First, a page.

Individual probable cause? It’s not necessary to get a warrant anymore, at least not in North Carolina. Cops there are now getting warrants for any phone within up to a 17 acre area near a crime. From WRAL:

In at least four investigations last year – cases of murder, sexual battery and even possible arson at the massive downtown fire in March 2017 – Raleigh police used search warrants to demand Google accounts not of specific suspects, but from any mobile devices that veered too close to the scene of a crime, according to a WRAL News review of court records. These warrants often prevent the technology giant for months from disclosing information about the searches not just to potential suspects, but to any users swept up in the search.

Let’s take a look at a Google map of that area:

How many people do you think are in that area at any given time, within 150 meters of the marker? How many people live in those apartment buildings? What about the folks who are just driving by on Hill, Booker, Fisher, or Oakwood? What about the folks in the businesses–both employees and customers?

Now keep in mind that these people went months before being told that the gov had a warrant on their phone–if they were ever told at all.

We know that Google collects data about your actions and locations even if your phone’s location services are “disabled,” and in the case of these warrants, it applies to literally any device running Google services or apps. That means laptops, phones, tablets, the list goes on. Someone literally sitting at home or even just driving through the area on their way home from work had all of their devices caught up in a warrant for something they had nothing to do with, and they didn’t even know.

If you’re not already blown away, check out this quote from the Wake County District Attorney:

“We’re not getting text messages or emails or phone calls without having to go through a different process and having additional information that might lead us to a specific individual.”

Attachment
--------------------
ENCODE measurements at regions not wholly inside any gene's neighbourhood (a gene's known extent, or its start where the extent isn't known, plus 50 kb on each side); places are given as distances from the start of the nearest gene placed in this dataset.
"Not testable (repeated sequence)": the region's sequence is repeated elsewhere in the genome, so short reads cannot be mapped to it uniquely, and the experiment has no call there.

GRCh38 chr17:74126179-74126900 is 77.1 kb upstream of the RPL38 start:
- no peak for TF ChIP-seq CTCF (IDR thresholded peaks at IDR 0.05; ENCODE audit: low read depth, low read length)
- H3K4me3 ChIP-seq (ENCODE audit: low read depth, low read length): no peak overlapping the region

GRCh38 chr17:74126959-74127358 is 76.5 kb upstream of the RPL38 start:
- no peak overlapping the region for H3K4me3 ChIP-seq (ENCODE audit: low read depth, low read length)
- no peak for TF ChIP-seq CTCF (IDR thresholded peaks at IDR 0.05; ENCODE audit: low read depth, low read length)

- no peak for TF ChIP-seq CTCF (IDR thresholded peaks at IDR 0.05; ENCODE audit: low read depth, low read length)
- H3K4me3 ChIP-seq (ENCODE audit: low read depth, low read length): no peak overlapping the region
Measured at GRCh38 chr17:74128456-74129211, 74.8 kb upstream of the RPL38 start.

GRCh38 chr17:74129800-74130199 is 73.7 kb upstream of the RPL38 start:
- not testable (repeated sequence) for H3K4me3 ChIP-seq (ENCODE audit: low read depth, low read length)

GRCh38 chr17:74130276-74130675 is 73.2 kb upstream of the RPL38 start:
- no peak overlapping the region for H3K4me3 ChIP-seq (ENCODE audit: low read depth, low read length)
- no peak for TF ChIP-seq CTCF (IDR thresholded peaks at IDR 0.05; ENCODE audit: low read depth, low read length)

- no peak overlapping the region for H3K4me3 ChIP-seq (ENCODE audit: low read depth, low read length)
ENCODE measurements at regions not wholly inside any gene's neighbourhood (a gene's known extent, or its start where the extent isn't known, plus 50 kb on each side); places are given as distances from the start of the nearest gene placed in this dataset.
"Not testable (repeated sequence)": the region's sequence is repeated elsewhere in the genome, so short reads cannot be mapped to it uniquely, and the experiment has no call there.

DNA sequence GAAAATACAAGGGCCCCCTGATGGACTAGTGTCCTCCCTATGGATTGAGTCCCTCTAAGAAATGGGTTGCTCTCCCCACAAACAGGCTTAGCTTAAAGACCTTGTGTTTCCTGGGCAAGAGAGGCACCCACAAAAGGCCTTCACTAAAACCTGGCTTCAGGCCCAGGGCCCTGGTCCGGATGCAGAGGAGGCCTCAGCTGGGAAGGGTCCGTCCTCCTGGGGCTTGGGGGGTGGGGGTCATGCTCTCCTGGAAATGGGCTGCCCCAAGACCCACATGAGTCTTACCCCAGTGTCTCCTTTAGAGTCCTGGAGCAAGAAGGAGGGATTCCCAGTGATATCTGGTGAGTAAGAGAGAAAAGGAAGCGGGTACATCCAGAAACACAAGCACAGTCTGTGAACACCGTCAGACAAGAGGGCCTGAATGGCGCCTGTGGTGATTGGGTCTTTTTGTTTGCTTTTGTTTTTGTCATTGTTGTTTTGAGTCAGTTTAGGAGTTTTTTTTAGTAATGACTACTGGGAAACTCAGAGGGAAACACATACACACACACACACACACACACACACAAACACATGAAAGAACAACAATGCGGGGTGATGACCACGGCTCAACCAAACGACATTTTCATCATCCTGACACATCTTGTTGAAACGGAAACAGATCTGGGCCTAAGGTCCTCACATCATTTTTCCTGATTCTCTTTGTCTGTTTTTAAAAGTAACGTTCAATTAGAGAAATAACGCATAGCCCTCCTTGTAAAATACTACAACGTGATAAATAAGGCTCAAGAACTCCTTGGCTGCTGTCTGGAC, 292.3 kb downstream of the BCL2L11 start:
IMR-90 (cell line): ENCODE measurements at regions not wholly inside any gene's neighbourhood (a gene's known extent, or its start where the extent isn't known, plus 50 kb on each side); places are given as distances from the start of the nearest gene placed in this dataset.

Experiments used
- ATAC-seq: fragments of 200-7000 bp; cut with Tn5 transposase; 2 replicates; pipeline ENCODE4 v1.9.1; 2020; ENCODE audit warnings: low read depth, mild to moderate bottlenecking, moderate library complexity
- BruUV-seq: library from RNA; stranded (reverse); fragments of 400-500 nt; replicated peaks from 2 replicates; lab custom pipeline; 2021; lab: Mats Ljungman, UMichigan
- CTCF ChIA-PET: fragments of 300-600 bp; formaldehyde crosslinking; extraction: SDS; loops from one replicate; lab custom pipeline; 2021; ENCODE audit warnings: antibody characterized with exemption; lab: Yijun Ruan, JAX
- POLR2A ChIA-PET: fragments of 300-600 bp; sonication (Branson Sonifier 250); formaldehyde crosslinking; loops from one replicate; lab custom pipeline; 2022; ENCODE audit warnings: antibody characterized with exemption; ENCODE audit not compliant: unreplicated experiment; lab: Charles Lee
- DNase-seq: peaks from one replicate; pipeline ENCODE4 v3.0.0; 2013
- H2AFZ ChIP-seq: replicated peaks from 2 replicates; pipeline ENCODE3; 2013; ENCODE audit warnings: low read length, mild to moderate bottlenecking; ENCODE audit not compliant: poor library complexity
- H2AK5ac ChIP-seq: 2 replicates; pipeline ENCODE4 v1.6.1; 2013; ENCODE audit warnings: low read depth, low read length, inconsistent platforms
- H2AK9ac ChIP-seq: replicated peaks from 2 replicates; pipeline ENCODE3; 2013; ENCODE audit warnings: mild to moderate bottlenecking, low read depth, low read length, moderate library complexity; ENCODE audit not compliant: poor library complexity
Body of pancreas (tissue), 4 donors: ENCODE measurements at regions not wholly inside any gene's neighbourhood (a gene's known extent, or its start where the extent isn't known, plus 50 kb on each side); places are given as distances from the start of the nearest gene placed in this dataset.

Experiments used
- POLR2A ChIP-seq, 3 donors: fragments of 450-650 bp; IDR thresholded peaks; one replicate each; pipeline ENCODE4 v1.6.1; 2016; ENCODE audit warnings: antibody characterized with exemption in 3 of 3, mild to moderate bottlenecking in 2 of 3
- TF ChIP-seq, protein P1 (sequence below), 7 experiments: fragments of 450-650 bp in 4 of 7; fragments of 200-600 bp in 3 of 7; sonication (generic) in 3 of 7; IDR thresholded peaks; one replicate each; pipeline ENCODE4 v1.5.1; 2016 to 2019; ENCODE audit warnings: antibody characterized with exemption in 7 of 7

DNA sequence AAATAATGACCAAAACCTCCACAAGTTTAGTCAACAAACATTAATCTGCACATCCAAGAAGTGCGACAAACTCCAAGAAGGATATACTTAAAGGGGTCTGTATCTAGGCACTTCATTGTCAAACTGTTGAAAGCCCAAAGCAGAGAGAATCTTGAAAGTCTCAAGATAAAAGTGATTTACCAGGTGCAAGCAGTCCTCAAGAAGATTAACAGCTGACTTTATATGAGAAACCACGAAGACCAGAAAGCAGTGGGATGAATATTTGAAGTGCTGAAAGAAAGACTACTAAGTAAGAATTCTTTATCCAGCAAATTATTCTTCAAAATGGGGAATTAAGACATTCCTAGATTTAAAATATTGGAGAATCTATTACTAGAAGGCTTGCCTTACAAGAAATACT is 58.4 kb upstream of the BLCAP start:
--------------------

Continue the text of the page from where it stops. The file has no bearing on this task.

Note that they aren’t saying they don’t GET that information; they’re saying there’s a separate process for it. That’s all.

Former prosecutor Steven Saad is now a defense attorney, and he points out the obvious:

“This is almost the opposite technique, where they get a search warrant in the hopes of finding somebody later to follow or investigate. It’s really hard to say that complies with most of the search warrant or probable cause rules that we’ve got around the country.”

Most of. Because some counties are already doing it. It’s becoming normalized. It will be SOP.

Concerns about the obvious 4th Amendment problems are being shrugged off, as the agencies say they “consider” the implications before going ahead and doing it anyway. That’s like how a young adult “considers” advice before going off and doing what they had planned to begin with.

In two of the cases, in fact, there was no “evidence that the arsonist or the attacker had a cell phone,” which means they were literally using a shotgun approach, throwing a wide net and pulling everyone into it. They had nothing to suggest the suspect even had a phone at the time–and literally thousands of people had their right to privacy breached for it.

This is our society now–and it’s what happens when you decide your safety is worth more than your liberty.